Baroreflex & Baroreceptor Function Alteration, Resetting & Adaptation – Regulation of Ambulatory Blood Pressure (ABP)

by Thad Wilson, PhD

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    00:00 Now, let's talk through this example one more time looking at a fallen blood pressure. I think it's helpful to go through these examples because it brings this process home a little bit more to understand what responses we should be getting to something like a fallen blood pressure.

    00:22 So if you have a decrease in blood pressure, you'll become hypotensive. What's going to happen? You notice this fallen blood pressure, therefore there is some reason why there is a change or a change needed in systemic vascular resistance. So you need to increase SVR. This causes also a venoconstriction so you decrease blood flow to the various systemic circulatory organs, you venoconstrict to squeeze more blood back to the heart. This increases venous preload, this increases the strength of contraction through two mechanisms. One is through direct involvement of the sympathetic nervous system and the baroreflex to increase inotropy but also the increase in the preload will also cause more stretch of the heart to get it to contract harder. Finally, through the cardiac stimulatory or acceleratory region you'll get an increase in heart rate. Hopefully, all those things are enough to bring blood pressure back to normal. So you're operating on this principle of working on the factors that affect blood pressure, cardiac output and systemic vascular resistance. There are a number of factors that alter the function of the baroreflex. Exercise is one. So once you engage in exercise or aerobic exercise specifically, you need to reset the baroreflex to a different level. Why? Because pressures are going to be different. Just because your blood pressure is high during exercise doesn't mean you also have to not be able to respond to a change in blood pressure. So by resetting the baroreflex, it gives us that ability to modulate or to change blood pressure on a second by second basis even when you're in exercise. Chronic pain, high blood pressure, even heart failure and things like vascular disease are all items that might reset the baroreflex in order to be able to respond to this new environment. So now let's talk through what or how does the baroreceptor reset in response to these chronic conditions. To do this, let's look at how a normal baroreceptor curve looks. In this, we will have arterial blood pressure on the X axis and on the Y axis we're going to have a baroreceptor firing frequency. In a normal individual, we're going to have this sigmoidal curve in which there is the highest firing frequency along the steepest portion of the curve. Eventually though, that curve flattens out and flattens out at the bottom as well as the top. A reset in the curve means the whole curve shifts to a new pressure. So, if the person was hypertensive it would shift to a higher blood pressure but you still need to maintain that same sigmoidal relationship. Why? Because the hypertensive person still needs to do things like stand up, move around, they need to be able to respond to acute changes in blood pressure even if they're hypertensive. So that rightward shift in the baroreflex curve makes them less sensitive to changes than it would be in the normal condition.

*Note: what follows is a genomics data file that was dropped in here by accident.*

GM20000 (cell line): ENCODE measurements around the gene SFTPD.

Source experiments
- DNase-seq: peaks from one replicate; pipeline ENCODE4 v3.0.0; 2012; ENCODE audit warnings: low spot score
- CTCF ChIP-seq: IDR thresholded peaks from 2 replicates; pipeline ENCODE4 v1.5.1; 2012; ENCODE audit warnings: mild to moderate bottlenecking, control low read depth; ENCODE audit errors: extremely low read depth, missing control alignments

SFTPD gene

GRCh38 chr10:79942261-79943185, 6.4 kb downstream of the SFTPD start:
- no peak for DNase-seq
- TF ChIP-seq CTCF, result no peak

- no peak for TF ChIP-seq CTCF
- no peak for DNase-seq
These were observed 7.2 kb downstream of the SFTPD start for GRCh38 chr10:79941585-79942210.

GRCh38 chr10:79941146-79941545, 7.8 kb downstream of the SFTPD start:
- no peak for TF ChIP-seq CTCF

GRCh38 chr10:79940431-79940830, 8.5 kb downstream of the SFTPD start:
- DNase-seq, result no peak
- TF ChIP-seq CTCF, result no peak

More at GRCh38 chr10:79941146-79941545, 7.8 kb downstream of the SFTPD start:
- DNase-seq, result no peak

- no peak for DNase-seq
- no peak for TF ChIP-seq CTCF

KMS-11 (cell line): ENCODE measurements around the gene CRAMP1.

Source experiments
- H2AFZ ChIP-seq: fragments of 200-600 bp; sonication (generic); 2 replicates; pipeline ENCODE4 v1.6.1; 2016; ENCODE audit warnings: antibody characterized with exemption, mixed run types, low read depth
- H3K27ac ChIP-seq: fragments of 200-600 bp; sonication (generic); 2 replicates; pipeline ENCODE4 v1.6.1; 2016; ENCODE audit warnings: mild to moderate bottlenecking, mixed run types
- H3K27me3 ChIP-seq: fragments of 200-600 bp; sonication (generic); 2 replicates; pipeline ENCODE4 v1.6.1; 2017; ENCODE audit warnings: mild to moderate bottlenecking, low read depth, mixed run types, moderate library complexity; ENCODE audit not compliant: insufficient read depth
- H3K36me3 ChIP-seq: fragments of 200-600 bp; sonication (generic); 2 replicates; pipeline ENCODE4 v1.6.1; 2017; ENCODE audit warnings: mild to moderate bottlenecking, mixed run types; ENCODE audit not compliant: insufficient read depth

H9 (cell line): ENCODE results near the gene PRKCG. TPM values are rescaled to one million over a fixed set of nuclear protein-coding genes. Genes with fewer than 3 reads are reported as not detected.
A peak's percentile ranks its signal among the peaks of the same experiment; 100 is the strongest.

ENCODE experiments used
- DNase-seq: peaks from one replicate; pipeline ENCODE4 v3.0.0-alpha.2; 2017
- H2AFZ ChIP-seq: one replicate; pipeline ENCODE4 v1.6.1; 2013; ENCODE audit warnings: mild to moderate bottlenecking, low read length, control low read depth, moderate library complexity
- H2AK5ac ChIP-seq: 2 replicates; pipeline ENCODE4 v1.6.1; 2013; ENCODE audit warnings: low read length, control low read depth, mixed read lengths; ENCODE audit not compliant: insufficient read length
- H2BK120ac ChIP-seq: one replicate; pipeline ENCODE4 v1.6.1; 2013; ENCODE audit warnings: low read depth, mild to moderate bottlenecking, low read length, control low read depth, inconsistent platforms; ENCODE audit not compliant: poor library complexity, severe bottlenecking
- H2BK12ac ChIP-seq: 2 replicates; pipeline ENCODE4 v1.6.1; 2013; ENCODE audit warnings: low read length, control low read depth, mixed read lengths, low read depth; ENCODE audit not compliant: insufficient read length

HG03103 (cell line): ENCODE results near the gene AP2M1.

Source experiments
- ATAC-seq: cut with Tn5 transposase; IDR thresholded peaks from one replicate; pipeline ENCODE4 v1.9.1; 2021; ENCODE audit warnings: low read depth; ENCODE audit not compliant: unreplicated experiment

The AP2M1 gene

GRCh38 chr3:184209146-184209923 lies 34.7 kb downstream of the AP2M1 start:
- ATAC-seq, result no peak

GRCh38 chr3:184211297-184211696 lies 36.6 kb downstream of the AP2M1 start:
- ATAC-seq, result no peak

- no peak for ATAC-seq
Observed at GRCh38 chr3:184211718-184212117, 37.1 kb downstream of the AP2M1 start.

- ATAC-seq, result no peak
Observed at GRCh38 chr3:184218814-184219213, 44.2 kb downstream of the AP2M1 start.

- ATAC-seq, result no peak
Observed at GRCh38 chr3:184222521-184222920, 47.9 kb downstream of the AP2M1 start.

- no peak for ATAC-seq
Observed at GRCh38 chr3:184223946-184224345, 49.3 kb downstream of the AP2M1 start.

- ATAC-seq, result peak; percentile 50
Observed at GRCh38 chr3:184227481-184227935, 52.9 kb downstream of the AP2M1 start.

04:30 The effects of catecholamines on arterial blood pressure are also present. These are part of our neurohumoral factors and this will primarily be released from the adrenal medulla and it's normally in both epinephrine and norepinephrine, although epinephrine is more important because it's released in the greater quantity about 80%. There are also sympathetic nerves that may contribute to the amount of norepinephrine circulated around in the blood. These are from norepinephrine spillover into the blood. So we have direct adrenal release of catecholamines and an indirect sympathetic nervous system spillover. This increases cardiac output, heart rate and stroke volume. This works in the heart by beta-adrenergic receptors and this also is enacted by increases in beta-adrenergic receptors at the kidney to increase blood volume and cardiac preload. Catecholamines also have vascular effects. They can cause vasodilation through beta 2 adrenergic receptors but more importantly they cause vasoconstriction through alpha 1 and alpha 2 receptors. Circulating catecholamines can also be changed by other activities. Increases in exercise or physical activity. When your body is stressed either through mental stress or thermal stress, those can release catecholamines. In certain systemic conditions such as heart failure, such as shock, even certain cancers can cause increases in catecholamine concentrations.

    About the Lecture

    The lecture Baroreflex & Baroreceptor Function Alteration, Resetting & Adaptation – Regulation of Ambulatory Blood Pressure (ABP) by Thad Wilson, PhD is from the course Vascular Physiology.

    Included Quiz Questions

    1. Adrenal Medulla
    2. Zona fasciculata
    3. Zona glomerulosa
    4. Zona reticularis
    5. Anterior pituitary
    1. Beta-2 adrenergic
    2. Alpha-2 adrenergic
    3. Alpha-1 adrenergic
    4. Nicotinic
    5. Muscarinic
    1. Preload
    2. Stroke volume
    3. Afterload
    4. Heart rate
    5. Carbon monoxide

    Author of lecture Baroreflex & Baroreceptor Function Alteration, Resetting & Adaptation – Regulation of Ambulatory Blood Pressure (ABP)

     Thad Wilson, PhD

    Thad Wilson, PhD

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